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The Business Growth of the UAE Islamic Banks
By Nur al-Abd-Allah
08/30/2007

[1]
[The United Arab Emirates (UAE) has experienced rapid economic development during the past several years, and with this growth came an increase the number of Islamic banks in the country.]

The number of UAE banks that operate according to shari’a (Islamic law) is expected to reach seven, as the country is preparing to launch a new Islamic bank in the emirate of Dubai. There are also plans to convert commercial banks to Islamic banks, similar to the conversion of the Bank of Dubai a few months ago. The issuing of sukuk (Islamic bonds) has opened the door to new roles for Islamic banks, including the financing of infrastructure projects, energy and telecommunications.

Mergers

Hussein al-Qamzi, a banking expert, estimates the volume of deposits in UAE Islamic banks at 16% of the entire market, or $100 billion dirhams (about $27.22 billion), which is one of the highest percentages in the world. He believes that the increase in the number of Islamic banks will lead to their classification according to capital, assets and deposits. There is a possibility that UAE banks could merge with other Gulf banks, since the GCC banking sector is the most adapted to take advantage of the current oil boom and shift to giant institutions that can compete in foreign markets. The stock market openness and the expected openness of the economy following the establishment of the Gulf Common Market would compel Gulf banks to merge. (1 UAE dirham = $0.2722)

Rules and Regulations

The emergence of Islamic financial institutions required the establishment of a new regulatory regime to govern their operations. In statements to the press, Sultan bin Nasser Al Suweidi, the Governor of the UAE Central Bank, said the Bank is seeking to create mechanisms for the control and regulation of the Islamic banks and financial institutions thatdiffer from those that govern traditional banks. He rejected the notion that the growing popularity of Islamic financial services is due to the atmosphere created by the September 11, 2001 events.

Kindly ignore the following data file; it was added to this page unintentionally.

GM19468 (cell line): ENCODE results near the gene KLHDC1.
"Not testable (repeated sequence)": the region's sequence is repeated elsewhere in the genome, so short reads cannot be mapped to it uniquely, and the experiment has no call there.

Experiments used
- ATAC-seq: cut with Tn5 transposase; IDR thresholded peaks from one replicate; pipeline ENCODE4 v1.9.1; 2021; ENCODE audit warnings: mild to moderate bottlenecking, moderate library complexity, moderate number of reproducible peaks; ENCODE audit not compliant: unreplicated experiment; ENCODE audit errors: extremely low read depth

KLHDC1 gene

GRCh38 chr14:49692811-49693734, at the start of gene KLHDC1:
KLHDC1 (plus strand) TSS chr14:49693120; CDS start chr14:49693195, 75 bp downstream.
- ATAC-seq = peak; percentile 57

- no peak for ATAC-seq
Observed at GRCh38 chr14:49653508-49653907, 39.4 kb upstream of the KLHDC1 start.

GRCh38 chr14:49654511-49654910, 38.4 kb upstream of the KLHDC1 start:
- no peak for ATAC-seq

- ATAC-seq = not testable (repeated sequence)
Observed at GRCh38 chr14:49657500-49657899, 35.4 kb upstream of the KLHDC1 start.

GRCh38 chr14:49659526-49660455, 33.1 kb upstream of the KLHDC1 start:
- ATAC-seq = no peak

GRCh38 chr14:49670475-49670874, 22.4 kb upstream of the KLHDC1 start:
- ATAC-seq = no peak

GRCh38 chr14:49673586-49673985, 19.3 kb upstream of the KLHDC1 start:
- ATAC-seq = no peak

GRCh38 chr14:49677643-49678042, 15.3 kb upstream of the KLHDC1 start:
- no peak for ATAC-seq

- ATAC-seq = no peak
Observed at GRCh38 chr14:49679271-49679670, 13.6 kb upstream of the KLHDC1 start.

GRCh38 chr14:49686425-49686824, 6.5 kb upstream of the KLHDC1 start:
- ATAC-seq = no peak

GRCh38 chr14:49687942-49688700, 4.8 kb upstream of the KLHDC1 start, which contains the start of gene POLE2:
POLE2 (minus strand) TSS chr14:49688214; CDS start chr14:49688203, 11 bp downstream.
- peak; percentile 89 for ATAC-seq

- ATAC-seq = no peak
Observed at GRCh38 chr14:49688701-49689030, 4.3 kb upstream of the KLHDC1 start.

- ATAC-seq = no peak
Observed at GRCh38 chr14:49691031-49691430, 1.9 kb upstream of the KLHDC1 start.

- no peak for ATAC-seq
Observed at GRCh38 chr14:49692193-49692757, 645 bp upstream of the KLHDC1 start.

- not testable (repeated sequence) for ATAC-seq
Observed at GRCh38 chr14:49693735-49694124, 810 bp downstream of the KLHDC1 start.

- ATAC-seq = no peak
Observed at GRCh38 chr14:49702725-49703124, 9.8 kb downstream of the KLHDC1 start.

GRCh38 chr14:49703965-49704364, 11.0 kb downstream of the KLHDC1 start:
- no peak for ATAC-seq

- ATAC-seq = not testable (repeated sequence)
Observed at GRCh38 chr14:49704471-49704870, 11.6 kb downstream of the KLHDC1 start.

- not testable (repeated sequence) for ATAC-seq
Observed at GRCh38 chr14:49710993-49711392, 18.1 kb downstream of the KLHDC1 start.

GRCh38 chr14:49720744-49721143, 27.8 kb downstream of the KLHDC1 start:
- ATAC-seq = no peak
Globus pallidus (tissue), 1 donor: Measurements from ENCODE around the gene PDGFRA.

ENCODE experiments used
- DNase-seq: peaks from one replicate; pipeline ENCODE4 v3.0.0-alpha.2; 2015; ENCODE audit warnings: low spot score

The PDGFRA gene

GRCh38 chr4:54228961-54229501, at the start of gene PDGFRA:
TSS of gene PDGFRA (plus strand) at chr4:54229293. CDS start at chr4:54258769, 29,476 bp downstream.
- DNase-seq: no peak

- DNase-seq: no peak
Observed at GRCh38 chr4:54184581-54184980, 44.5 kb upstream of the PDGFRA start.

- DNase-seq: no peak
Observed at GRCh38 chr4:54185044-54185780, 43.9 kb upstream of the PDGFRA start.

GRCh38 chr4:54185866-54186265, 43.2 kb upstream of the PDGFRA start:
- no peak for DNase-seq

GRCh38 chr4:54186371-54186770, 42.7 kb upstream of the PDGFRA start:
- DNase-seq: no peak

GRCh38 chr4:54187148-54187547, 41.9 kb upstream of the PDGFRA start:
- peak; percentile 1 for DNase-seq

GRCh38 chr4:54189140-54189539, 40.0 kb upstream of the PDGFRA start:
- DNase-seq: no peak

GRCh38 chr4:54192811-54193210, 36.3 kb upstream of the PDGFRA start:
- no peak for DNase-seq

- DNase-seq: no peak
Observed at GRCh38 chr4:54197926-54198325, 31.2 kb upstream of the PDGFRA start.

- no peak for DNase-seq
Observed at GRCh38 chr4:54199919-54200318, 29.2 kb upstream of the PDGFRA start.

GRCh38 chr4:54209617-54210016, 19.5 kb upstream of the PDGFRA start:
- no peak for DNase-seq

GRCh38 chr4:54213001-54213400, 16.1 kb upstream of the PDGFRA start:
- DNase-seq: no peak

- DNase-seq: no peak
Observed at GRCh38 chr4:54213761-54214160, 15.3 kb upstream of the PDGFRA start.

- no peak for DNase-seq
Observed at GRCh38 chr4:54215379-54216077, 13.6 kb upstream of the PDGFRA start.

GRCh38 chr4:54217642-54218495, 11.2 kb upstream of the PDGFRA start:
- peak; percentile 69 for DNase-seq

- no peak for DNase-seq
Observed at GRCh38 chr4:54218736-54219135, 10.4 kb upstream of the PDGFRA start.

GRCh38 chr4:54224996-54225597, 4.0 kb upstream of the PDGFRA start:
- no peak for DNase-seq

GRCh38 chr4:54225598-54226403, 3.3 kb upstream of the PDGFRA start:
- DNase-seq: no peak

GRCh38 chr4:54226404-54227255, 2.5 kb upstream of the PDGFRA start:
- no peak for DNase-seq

Growing Demand

According to the Supreme Council of the Islamic Financial Banks, the volume of Islamic banking transactions in Arab and Islamic countries is estimated to be $252 billion, with the volume of global Islamic banks and Islamic financial and investment companies amounting to $450 billion. The expectations of the Islamic Development Bank indicate that the average growth in Islamic financial assets would range between 10% - 15% until the year 2015. This is based on the opportunities for the creation of new banks and the conversion of traditional banking services to Islamic banking.

Deposits and Profits Increase

The latest financial statements of the UAE Islamic banks indicate that their deposits amount to 95 billion dirhams (about $25.8 billion) compared with about 85 billion dirhams (more than $23 billion) in 2006. The figures show that individual deposits and investment deposits grew significantly in 2006 compared to the previous year, to more than 36.9%.

In 2006, there were only four Islamic banks in the UAE. These banks achieved strong growth in profits at a 49% rate that reached 2.4 billion dirhams (about $653 million) compared to 1.6 billion dirhams (about $435.5 million) at the end of 2005.


[1] al-Qabas, Kuwait, August 28, 2007. The article originally appeared in Arabic, and excerpts from the article were translated by the staff of www.memrieconomicblog.org.

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